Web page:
June 28, 2023
For NASA engineer and Mississippi State alum Steve Creech, where you begin is just as important as where you end up. He believes you can start your journey before knowing your destination, especially in your career.
"I didn't know I would end up doing what I do. I don't think you have to know. Just do things you enjoy and that challenge you. Don't be afraid to learn new things," Creech said.
Creech's NASA career began with the co-op program at Mississippi State. His decision to do the co-op was simple: he thought it would give him an idea of what industry he wanted to work in upon graduation. Creech explained that he began working at NASA by happenstance after being paired with the organization for a co-op program during his junior year at Mississippi State. Initially, it was just an exciting place to work. Once Creech got acclimated, he found that he loved working for NASA and wanted to continue his career there once the co-op ended.
"What really got me started in the industry was the co-op opportunity at Mississippi State that paired me with NASA," said Creech, who graduated from Mississippi State with an industrial engineering degree. "It's hard not to enjoy your work when it's got the kind of purpose NASA does. The missions that we do, it's humbling and fun to be a part of something bigger than you are."
Creech went on to say one of the reasons he enjoys working at NASA is even though it's a big agency, it feels small. The people there help develop your career and you as an individual. He explained that when you work at NASA, you immediately feel like you are part of a team. Over the 35 years he's worked with the agency, he's held numerous positions, from hands-on engineering to more managerial ones. Currently, he's the technical deputy for the organization's Moon to Mars program. The Moon to Mars program office manages the agency's human exploration efforts for the Moon and Mars for the benefit of humanity and oversees hardware development, mission integration, and risk management functions for programs critical to NASA's exploration approach. As the technical deputy for the program, Creech is responsible for ensuring technical issues are identified and brought to resolution. When asked what his typical day at NASA was like, he laughed.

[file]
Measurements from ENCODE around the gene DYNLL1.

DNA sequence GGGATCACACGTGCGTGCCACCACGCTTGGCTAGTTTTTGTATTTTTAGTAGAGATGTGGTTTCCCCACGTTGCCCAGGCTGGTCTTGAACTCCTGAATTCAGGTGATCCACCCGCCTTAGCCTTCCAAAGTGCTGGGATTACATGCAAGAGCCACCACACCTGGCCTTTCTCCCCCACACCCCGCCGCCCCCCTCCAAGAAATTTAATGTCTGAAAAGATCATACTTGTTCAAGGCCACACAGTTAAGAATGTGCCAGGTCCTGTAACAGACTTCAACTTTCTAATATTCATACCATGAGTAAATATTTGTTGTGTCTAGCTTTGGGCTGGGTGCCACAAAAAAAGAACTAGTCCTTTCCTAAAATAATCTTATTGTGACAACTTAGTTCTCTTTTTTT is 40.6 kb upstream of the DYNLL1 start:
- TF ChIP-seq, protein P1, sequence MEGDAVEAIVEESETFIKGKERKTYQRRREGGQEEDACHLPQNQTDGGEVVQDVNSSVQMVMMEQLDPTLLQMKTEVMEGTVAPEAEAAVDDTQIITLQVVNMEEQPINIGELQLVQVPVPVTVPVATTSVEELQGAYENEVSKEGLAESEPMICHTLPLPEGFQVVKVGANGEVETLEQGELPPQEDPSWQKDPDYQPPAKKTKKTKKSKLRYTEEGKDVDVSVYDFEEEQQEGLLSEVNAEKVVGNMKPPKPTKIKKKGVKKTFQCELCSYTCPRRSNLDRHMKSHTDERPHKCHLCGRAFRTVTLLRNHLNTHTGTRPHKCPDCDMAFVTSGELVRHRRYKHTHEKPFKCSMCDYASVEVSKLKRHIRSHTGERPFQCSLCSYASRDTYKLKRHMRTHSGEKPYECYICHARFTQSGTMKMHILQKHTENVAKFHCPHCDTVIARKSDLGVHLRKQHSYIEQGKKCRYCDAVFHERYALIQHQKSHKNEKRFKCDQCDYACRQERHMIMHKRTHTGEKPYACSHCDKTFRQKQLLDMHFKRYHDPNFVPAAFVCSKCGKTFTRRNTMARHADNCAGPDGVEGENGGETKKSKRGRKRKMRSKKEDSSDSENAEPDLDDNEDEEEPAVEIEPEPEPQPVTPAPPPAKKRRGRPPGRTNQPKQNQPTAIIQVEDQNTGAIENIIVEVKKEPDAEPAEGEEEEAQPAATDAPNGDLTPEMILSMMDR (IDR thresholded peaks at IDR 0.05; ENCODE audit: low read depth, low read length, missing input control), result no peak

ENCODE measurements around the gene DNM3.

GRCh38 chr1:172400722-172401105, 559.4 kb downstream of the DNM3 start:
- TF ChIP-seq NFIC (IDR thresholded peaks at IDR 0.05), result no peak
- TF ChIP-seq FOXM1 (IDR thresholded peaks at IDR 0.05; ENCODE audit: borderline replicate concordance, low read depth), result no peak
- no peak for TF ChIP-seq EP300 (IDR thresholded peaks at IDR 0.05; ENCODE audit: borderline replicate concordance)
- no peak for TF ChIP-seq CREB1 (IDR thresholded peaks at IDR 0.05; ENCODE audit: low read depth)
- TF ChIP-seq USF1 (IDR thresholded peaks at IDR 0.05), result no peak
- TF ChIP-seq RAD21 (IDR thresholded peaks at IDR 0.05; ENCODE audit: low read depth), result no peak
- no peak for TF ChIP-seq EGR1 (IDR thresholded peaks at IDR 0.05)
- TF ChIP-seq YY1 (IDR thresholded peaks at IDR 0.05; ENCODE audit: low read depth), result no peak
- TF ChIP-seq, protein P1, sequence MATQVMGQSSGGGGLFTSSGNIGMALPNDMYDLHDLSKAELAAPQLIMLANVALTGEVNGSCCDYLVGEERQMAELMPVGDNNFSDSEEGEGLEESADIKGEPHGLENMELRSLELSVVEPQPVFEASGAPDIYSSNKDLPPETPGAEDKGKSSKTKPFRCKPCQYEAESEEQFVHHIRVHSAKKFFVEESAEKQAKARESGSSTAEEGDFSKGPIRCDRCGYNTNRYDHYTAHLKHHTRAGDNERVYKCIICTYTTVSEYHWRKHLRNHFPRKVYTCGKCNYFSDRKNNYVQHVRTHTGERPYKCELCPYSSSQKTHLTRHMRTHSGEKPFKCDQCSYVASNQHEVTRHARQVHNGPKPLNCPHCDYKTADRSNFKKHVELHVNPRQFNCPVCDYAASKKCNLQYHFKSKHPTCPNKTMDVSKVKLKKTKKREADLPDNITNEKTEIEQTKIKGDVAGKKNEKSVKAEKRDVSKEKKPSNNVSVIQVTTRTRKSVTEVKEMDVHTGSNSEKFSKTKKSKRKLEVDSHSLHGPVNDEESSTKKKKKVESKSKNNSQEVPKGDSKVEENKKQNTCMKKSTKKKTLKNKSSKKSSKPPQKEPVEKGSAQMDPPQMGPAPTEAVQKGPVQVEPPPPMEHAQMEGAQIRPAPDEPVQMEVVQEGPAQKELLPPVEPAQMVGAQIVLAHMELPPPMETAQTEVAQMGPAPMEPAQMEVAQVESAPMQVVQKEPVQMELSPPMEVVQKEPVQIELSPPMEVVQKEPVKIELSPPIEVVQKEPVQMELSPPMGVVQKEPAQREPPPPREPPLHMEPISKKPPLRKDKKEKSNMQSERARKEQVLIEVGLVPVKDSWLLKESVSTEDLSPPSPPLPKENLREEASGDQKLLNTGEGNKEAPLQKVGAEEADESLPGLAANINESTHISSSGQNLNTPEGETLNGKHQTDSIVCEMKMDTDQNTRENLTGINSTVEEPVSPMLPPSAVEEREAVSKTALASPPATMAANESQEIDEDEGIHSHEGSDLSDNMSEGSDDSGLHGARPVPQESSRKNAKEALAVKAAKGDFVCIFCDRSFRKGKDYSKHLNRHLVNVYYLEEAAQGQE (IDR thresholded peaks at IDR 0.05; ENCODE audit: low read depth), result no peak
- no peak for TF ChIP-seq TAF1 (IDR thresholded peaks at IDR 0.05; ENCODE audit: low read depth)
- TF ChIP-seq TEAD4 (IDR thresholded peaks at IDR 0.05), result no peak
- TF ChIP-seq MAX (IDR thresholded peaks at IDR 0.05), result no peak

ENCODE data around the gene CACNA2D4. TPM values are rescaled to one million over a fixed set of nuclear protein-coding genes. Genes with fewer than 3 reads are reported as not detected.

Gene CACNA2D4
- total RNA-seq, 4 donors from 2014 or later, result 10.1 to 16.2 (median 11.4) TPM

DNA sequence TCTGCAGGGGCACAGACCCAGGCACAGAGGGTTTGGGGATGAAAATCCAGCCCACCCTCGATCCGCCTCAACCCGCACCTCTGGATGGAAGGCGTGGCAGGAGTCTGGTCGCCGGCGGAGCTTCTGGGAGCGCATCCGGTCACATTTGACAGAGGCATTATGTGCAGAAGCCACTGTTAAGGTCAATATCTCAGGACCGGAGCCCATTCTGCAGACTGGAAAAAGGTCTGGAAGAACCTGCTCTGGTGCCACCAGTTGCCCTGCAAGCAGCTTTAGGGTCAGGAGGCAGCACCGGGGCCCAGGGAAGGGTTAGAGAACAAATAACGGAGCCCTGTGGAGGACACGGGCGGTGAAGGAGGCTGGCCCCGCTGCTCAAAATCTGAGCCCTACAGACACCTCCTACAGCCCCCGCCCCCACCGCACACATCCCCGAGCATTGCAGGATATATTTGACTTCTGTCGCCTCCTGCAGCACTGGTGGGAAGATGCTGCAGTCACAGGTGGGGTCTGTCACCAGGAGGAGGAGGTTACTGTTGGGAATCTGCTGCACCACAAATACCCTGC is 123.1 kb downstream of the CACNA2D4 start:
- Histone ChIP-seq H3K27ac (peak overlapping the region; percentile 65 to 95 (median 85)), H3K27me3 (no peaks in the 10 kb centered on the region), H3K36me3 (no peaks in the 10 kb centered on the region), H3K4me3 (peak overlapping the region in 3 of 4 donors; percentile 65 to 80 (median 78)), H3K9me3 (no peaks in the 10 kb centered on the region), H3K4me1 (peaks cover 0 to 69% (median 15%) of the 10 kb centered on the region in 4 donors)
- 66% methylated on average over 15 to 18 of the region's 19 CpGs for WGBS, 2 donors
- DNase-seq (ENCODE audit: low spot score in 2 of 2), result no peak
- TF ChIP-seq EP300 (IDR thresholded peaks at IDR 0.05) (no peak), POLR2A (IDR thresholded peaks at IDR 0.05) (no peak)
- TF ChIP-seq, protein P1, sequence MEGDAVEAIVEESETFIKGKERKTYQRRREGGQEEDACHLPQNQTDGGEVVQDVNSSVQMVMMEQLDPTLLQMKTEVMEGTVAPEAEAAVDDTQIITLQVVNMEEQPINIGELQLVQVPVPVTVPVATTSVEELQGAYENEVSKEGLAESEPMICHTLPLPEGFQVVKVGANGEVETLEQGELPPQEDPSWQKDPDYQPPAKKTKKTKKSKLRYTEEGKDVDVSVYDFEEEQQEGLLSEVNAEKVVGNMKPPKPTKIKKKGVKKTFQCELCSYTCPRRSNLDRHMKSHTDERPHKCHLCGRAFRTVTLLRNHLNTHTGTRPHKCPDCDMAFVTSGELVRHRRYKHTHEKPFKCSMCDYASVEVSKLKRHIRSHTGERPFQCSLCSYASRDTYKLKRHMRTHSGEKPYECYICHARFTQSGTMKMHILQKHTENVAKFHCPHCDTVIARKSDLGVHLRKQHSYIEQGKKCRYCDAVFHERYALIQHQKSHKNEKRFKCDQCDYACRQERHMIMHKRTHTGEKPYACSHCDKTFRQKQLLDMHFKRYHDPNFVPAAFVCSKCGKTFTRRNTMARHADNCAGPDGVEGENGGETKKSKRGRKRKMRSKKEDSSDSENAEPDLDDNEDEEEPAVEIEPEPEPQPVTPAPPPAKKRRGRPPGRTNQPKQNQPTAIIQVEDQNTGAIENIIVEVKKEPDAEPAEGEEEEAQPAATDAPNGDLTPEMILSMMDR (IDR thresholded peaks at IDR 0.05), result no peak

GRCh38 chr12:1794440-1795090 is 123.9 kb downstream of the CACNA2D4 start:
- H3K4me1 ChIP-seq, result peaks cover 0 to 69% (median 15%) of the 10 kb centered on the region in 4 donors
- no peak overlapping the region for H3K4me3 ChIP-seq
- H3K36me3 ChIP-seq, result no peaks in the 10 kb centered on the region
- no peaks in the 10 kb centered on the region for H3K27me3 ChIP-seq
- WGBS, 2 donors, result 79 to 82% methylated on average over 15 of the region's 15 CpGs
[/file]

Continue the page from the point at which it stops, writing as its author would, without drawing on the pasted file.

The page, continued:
"If you ask my daughters, they would say I spend all day in meetings, and they are right, I do spend a good bit of time in meetings, but my career didn't start that way."
Creech encourages young engineers to begin their careers by doing a lot of hands-on work. He explained that's how engineers continue learning. He said that getting a degree is just the beginning of engineering. It shows that you can do the work and pass the classes, but education continues when you begin your first job.
"You have the skills you learned in college, but you have to continue learning throughout your career," Creech said.
Creech's advice comes from personal experience; he has been constantly learning throughout his career. He's had the opportunity to be in several different roles at NASA, moving from one position to another to challenge himself. When asked what moment he was most proud of in his career, Creech said it was hard to pick just one. Thinking back on all the positions he's held at NASA, he explained that it's an honor to be in the position he's currently in. He looked back fondly on his time as an element manager, where he led a team that developed the spaceflight hardware for Artemis I, the first integrated flight test of NASA's Deep Space Exploration Systems: the Orion spacecraft, Space Launch System (SLS) rocket. Reflecting more on his career and all the roles that he's had a NASA; it all began because he came across an opportunity at Mississippi State and took it.
"You can't always predict what opportunities will arise or what your path will be," Creech said. "I encourage people to be open to opportunities, learning, and development throughout their careers."
MSU is Mississippi’s leading university, available online at www.msstate.edu.
By Camille Carskadon